Even the most ardent Trump supporter doesn’t challenge his oncologist’s cancer diagnosis, or walk into a physics conference and question the validity of string theory. It’s only when a proposition is contaminated by politics that truth suddenly flies out the window.


Simon Blackburn


The problem is that in politics, people get very attached to hope. They hope for a vision which may or may not be realistic, and may or may not be grounded in truth and facts.


It’s a bit like conspiracy theorists, who actually thrive on the fact that all the evidence points against their theory, because that just shows that the establishment is clever enough to conceal what’s really going on. People get attached to certain ideas and nothing will shake them. And when convictions start to live in opposition to reason or truth, that’s a very dangerous thing.



Sean Illing


So preserving these convictions becomes far more important to people than some abstract commitment to truth.


Simon Blackburn


Absolutely. In the book, I write about a great American pragmatist, Charles Sanders Peirce, who thought that doubt was such an uncomfortable position that people would do almost anything to seize on a belief or conviction that removed it.


I think that’s what we’re seeing in politics.


Sean Illing


But is the problem really about trust, not truth? Is the real issue that we don’t trust each other, and we don’t trust the institutions that are supposed to unearth the truth?


Simon Blackburn


That’s an interesting question. One of the first things that a serial liar wants to do is undermine your trust in the providers of fact that would check his lies. If you’re a criminal bent on asserting your innocence, then you undermine trust in the police. You undermine trust in the judiciary. You may be a murderer and a rapist, but you claim it’s the system that’s against you. This is sort of Trump’s best move: It’s the thing he understands most.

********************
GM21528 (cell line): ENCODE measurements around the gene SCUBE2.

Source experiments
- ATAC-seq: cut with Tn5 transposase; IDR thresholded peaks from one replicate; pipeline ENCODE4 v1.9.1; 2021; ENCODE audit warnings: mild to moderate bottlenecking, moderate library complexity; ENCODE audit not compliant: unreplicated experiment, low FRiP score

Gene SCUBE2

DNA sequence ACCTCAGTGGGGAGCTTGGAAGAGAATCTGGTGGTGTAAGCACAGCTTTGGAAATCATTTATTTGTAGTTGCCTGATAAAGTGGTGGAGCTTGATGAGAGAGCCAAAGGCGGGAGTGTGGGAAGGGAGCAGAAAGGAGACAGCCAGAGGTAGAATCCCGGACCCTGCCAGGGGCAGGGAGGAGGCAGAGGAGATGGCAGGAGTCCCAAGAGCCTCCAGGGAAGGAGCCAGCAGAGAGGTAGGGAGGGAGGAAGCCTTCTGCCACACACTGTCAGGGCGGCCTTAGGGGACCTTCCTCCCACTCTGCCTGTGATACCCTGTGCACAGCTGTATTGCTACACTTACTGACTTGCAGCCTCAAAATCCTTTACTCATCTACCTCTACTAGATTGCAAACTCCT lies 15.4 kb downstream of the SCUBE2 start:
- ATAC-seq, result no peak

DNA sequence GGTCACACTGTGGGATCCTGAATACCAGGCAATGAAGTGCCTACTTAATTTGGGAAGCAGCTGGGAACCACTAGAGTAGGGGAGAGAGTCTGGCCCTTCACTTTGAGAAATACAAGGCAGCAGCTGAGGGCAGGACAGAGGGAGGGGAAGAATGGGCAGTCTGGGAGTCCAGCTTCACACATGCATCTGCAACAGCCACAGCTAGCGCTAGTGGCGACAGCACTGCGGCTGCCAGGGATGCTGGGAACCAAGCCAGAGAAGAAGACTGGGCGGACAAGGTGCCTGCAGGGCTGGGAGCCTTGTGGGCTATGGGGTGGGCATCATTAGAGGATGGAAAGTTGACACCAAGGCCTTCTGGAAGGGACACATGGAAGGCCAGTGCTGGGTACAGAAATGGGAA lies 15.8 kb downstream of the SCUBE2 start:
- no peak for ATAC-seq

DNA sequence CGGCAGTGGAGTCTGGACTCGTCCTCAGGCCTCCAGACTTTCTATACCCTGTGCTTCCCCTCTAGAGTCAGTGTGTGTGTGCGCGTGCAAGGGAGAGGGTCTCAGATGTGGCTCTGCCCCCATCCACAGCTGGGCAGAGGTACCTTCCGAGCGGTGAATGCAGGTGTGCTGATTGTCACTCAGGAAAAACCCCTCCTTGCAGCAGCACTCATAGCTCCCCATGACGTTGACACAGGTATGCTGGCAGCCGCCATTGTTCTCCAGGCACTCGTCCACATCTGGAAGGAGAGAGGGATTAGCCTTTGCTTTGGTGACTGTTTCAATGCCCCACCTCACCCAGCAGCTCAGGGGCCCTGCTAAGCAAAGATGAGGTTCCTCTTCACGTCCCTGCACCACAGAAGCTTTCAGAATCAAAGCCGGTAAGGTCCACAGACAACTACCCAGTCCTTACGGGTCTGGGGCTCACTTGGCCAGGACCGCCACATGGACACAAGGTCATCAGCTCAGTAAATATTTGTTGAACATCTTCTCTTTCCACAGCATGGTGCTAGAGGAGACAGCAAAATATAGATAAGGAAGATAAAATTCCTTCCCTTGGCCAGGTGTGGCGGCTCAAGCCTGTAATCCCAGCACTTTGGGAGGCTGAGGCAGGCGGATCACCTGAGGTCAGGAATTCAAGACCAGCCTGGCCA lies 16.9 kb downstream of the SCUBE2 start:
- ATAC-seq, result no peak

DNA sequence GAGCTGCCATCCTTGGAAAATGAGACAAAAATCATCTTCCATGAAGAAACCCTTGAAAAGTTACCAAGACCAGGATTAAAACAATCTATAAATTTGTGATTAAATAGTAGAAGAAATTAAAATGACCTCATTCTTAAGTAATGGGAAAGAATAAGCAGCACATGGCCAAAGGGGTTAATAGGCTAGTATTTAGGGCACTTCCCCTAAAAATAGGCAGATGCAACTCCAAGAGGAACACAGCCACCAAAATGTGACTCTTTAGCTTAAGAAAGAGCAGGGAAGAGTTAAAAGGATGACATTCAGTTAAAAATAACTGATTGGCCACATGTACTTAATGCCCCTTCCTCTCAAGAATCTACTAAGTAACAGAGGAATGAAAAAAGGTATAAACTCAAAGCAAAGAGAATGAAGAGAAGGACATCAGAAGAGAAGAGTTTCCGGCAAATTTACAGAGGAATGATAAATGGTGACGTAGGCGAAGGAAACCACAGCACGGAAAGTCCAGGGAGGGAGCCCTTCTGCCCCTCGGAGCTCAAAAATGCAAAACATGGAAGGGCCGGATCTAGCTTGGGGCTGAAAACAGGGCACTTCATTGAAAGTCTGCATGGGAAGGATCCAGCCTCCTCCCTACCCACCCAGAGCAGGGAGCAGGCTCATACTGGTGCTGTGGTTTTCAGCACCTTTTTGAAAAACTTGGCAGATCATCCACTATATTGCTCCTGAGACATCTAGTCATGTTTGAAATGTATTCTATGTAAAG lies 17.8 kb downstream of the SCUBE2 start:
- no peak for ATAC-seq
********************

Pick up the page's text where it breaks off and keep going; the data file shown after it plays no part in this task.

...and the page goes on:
He sprays around accusations of fake news while knowing full well that he’s the liar. It’s a tactical move that absolutely works in a media landscape like ours, and he knows it.






Sean Illing


Let me ask you a strange but, I think, necessary question: Why should people care about truth in the first place?


If the choice is between believing something false that provides meaning and comfort or believing something that’s true but inconvenient, why choose the latter?


Simon Blackburn


It’s a good question, and I’m not sure how to answer it concisely. Of course, many people vote with their feet, in terms of believing something that’s false but provides meaning and comfort. After World War I, many people thought they could talk through mediums to their dead children, and unsurprisingly, a whole industry of fake mediums appeared to help them.


Like Nietzsche, who I know you’ve written about, I’m very cautious in matters of truth. If there is no evidence for a belief and lots of evidence against it, it should not matter what you would like to be true or hope or wish to be true. Follow the probabilities and put up with the inconvenience.


That’s an academic or a scholar speaking, but it has always been the only hope for human progress.


Sean Illing


How do we encourage people to care about the truth and to hold liars accountable for their lies?


Simon Blackburn


This is really a moral problem, and it is always difficult to predict what will make people act on their moral compasses. I do point out in my book that perjury is still a very serious crime; maybe it will be the downfall of the Donald one day!


Of course, people are good at shirking the facts and threatening and bullying anyone who challenges them; this has always been the case. But I believe that all decent people eventually reject this kind of behavior, and want to see liars held responsible for their lies.


I can’t say whether or not this will happen ... but I sure hope it does.